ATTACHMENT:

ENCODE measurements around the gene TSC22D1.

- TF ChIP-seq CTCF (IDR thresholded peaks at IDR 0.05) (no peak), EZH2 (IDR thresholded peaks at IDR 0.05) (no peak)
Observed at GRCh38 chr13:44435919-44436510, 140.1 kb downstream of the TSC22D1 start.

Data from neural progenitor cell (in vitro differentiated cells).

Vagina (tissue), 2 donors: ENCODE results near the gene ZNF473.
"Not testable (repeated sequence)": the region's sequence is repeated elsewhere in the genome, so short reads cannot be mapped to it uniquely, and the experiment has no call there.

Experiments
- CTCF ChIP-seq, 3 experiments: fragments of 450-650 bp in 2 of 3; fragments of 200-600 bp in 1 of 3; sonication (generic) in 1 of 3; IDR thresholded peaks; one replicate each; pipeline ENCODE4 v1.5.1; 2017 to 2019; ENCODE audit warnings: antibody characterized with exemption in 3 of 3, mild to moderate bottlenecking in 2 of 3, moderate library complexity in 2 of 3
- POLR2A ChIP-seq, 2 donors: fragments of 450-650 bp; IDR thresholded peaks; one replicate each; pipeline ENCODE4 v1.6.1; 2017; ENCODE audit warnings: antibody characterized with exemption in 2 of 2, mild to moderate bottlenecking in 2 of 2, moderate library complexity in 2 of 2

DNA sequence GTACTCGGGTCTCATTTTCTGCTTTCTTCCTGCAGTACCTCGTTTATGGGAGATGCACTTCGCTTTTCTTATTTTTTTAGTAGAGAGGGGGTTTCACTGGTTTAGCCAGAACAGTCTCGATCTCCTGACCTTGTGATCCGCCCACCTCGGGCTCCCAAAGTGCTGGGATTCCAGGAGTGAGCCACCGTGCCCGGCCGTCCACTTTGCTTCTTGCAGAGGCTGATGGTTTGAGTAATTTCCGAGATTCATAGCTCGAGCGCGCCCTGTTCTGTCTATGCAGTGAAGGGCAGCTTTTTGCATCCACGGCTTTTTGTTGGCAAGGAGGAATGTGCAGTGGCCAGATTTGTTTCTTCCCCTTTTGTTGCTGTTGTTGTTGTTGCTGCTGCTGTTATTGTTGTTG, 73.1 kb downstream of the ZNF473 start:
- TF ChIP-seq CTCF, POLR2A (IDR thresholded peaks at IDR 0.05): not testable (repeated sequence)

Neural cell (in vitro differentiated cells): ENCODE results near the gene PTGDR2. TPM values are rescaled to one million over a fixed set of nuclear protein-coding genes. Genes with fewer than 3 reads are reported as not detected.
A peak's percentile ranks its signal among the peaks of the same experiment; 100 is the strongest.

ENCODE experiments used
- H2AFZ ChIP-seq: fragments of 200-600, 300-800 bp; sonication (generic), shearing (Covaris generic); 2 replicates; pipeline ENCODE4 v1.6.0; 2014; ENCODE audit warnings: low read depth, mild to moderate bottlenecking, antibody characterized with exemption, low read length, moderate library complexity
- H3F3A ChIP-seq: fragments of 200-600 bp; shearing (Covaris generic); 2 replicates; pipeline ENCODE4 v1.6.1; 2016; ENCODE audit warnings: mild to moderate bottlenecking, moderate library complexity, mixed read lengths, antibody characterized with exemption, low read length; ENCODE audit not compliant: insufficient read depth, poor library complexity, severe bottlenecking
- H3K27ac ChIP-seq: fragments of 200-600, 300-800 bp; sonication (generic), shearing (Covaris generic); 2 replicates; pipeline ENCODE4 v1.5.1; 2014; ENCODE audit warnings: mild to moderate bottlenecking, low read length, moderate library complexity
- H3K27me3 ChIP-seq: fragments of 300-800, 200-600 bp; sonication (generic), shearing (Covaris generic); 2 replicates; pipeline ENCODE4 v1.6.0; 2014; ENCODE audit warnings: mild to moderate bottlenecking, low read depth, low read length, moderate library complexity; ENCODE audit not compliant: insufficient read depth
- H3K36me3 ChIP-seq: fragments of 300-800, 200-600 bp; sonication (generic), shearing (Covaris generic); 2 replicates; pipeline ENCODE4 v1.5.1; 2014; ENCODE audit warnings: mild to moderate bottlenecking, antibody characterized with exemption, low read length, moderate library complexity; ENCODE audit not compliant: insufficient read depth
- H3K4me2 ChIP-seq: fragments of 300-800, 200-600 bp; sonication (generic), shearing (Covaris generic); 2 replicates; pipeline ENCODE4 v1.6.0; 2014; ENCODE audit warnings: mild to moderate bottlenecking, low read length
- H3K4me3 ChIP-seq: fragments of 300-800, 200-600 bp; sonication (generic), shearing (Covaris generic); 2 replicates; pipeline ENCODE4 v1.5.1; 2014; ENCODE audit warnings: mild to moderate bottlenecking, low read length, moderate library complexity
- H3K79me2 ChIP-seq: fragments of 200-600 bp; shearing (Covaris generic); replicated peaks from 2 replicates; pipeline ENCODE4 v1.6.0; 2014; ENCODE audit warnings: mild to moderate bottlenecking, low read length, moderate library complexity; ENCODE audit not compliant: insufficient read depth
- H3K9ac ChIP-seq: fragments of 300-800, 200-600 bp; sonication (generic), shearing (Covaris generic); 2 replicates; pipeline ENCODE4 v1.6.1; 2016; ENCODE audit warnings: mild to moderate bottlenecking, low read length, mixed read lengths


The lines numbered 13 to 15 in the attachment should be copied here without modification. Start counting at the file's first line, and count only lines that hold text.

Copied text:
A peak's percentile ranks its signal among the peaks of the same experiment; 100 is the strongest.

ENCODE experiments used
- H2AFZ ChIP-seq: fragments of 200-600, 300-800 bp; sonication (generic), shearing (Covaris generic); 2 replicates; pipeline ENCODE4 v1.6.0; 2014; ENCODE audit warnings: low read depth, mild to moderate bottlenecking, antibody characterized with exemption, low read length, moderate library complexity